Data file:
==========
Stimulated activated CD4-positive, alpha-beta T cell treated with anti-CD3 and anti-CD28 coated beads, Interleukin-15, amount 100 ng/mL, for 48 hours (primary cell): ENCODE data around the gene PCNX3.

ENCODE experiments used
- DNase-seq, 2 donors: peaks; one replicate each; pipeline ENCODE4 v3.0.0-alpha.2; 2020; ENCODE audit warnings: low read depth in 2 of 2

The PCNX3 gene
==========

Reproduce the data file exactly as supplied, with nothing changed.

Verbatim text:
Stimulated activated CD4-positive, alpha-beta T cell treated with anti-CD3 and anti-CD28 coated beads, Interleukin-15, amount 100 ng/mL, for 48 hours (primary cell): ENCODE data around the gene PCNX3.

ENCODE experiments used
- DNase-seq, 2 donors: peaks; one replicate each; pipeline ENCODE4 v3.0.0-alpha.2; 2020; ENCODE audit warnings: low read depth in 2 of 2

The PCNX3 gene